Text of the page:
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If our landed gentry persist in keeping the tax on bread, they will soon have more to pay for Poor Leys, and riotous conduct, than they receive for extra rent. It is the interest of the rich to see there is employment for the poor; particularly in this country, where property is pledged to the poor if needed. The price of provisions must be subject to the price of goods. With bread untaxed our vastly increased population would be enabled to manufacture for all the world. Our cliinatė, skill, and industry, place us in this highly important eommercial situation.

Landed and commercial men ought to go hand in hand. By enabling the working man to live on such wages as the manufacturers can afford to pay all would be harinony and prosperity. Ministers are commended for taking restrictions from trade.' Corn is as much an article of trade as calicos; and foreigners cannot buy our calicos, if we cannot buy their coru. The French Ministers have shown themselves a century behind ours, in not agreeing to Mr. Huskisson's liberal commercial offer. It is as foolish, as if a grocer were to say to a draper, I will not buy your cloth. The draper says, then, I will not buy your sugar. So they are stupid enough to starve each other.

T'he persecution we must suffer from our friends for a conscientious holding of opinions, compels many of your friends to withhold their names from the public. The fault is theirs, and not ours. With sentiments of the highest esteem, I am, dear Sir, yours truly,

FIDELITAS.

TO MR. RICHARD CARLILE, FLEET STREET, LONDON.

WORTHY CITIZEN,

Bolton, Jan. 31, 1826. YESTERDAY, being the day appointed for the celebration of the birth of Thomas Paine, a number of his admirers met in this town for that purpose. The writings of Mr. Paine have had a most powerful influence, in softening, people's minds, and in staying the iron hand of persecution for speculative opinion. They are every day making fresh inroads on the strong holds of ignorance and superstition. It is now scarcely possible, for any person not totally devoid of rationality, not to feel the utmost contempt for the book called the Bible, when put forth as a book of superior instruction. We had a more numerous meeting than was at first expected; it not being generally known that there was to have been any thing of the kind, until a late hour of the day. To me, it is a most pleasing circumstance to relate, that one half of the persons present never attended any of the preceding anniversaries, and the half of these, were entirely new converts. Mr. Richard Whitham was called to the Chair. He addressed the company in a very appropriate manner, stating so them the intention of the present meeting; and concluded with a high eulogium on the character and writings of Mr. Paine.

THE FOLLOWING TOASTS WERE GIVEN FROM THE CHAIR. 1, The immortal memory of Thomas Paine; may the sons of liberty ever cherish bis name.

Song. "To the memory of Paine," composed and sung by Mr. Robert Blair,

SONG,
TO THE MEMORY OF THOMAS PAINE.
Suny to the well known tune of“ The hills of Traquair."

Adieu to ye PRIESTS, and your crafty inventions,
The dark' days of ignorance swiftly pass o'er,
Knowledge, unveiling your evil intentions,
Proclaimeth to man he's in thraldom no more.
But while we do sing, let us fondly remember,
The man who so justly despised your reign,
And strove'in his time to awaken from sluniber,
A Priest-ridden world,-it was GREAT THOMAS Paine.
Let hypocrites smile with a sarcastic scorning,
Or let them declain with their interests in view,
Their art and vile sophistry taint not the morning,
Which rises toward day on the path we pursue.
Their bodies to ashes will moulder neglected,
Their names will but live to be heard with disdain,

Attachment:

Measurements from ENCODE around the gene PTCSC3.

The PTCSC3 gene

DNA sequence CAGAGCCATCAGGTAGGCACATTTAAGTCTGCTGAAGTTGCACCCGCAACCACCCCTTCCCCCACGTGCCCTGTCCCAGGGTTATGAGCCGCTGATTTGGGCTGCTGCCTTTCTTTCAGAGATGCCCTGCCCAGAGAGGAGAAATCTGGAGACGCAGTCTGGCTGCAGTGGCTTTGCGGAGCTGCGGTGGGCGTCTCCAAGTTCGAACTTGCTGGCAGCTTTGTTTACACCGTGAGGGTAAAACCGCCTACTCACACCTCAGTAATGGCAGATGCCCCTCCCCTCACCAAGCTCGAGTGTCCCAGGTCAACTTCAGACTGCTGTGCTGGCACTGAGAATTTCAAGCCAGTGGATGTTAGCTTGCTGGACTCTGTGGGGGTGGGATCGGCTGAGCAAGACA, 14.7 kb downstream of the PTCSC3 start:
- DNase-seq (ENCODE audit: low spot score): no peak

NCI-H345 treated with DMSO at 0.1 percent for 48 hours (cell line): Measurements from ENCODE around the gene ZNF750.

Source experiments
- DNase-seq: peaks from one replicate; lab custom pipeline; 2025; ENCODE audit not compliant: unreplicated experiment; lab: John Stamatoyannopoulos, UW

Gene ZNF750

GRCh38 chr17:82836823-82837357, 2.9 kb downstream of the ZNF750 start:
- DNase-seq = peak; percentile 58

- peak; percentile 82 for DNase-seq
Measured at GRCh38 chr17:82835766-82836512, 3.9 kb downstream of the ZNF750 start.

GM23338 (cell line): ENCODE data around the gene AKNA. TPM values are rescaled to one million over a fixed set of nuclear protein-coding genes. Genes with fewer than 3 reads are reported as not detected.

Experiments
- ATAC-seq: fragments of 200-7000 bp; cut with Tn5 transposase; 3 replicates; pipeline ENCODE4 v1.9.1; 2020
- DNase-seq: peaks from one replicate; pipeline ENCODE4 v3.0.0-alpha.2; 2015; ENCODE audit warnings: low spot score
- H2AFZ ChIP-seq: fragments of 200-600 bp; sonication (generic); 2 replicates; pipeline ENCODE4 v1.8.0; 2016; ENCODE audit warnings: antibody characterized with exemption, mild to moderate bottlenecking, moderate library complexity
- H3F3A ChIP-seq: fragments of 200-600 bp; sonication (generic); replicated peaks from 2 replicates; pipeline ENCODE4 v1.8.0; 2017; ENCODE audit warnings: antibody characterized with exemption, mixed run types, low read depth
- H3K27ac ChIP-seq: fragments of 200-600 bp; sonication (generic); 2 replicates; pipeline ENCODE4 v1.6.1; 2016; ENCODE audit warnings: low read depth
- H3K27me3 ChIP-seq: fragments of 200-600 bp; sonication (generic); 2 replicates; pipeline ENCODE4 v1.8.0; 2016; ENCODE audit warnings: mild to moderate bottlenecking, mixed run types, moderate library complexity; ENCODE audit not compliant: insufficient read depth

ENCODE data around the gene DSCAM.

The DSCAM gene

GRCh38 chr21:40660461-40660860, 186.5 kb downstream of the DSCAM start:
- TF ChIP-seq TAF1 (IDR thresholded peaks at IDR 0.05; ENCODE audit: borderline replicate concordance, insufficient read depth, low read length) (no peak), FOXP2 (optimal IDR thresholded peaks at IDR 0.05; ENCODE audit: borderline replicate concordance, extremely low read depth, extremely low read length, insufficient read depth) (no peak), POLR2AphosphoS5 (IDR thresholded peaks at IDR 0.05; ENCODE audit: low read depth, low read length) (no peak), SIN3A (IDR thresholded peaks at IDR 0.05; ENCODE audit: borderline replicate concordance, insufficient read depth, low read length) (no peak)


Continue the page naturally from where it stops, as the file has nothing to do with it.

Wlien monuments high, and with sculpture reflected,
Will rise to the memory of GREAT THOMAS Paine.
The page of hist'ry most strongly evinces,
Since priests had the power to hoodwink and trepan,
That peace was destroyed by soul-saving pretences,
And shocking barbarities wrought upon man.
His blood they have shed with a direful effusion,
PRIEST-taught, he helieved, it was “ Teaven” to gain
To free him from bonds of such mental delusion,
Up rose the intrepid, and GREAT Thomas Paine.
All true honest hearts must detest a religion,
That serves to enslave both the body and mind,
Supporting a PRIEST-HOOD, a baletul contagion,
That greatest of evils which prey on mankind,
But science, advancing in rapid progression,
Shall not diffuse her lustre in vain,
fair freedom shall smile yet, in every nation,
And bards sing the worth of the GREAT Thomas Paine,

ROBERT BLAIR. 2. The people—the only legitimate source of power.

3. The universal liberty of the press--may its congenial influence specdily uproot every species of priestly and kingly tyranny.

4.' Mr. Richard Carlile, the Hero of Dorchester, may the noble example which he has shewn to the world, be a stimulus for every true Republican to follow; and may his future exertions in the great cause of philanthropy be as speedily crowned with success.

5. Messrs. Campion, Hassell, Perry, Clarke. Jeffryes, Christopher and Cochrane,—freedoin of inind's undaunted Champions; to whon the horrors of a British Inquisition had more pleasing attractions, than the liberiy of locomotion, with “ think what you will, but utter it not.".

6. Mrs. Carlile, Mrs. Wright, and Miss Mary Ann Carlile,-may they live to see their Christian Judges brought to trial before a Jury of their

A caricature, or rather a true description of the humorous manner in

own sex.

which an old Scotch Presbyterian is at the present day, in the habit of performing family worship, by Mr. William Hogg.

7. The Reverend Robert Taylor and the Christian Evidence Society:May its beneficial effects soon spread themselves through every part of the British Empire.

8. The immortal memories of Palmer, Mirabaud, Volney, Voltaire, Helvetius, Byron, Shelley, Diderot, D'Alembert, Meslier, and all those distinguished philosophers whose writings have contributed toward the advancement of human improvement.

9. The Age of Reason, Republican, Clarke's Letters, Newgate Magazine and Palmer's Principles of Nature.-May they become as universally read, as the Bible, Prayer Book, Confession of Faith and the Koran.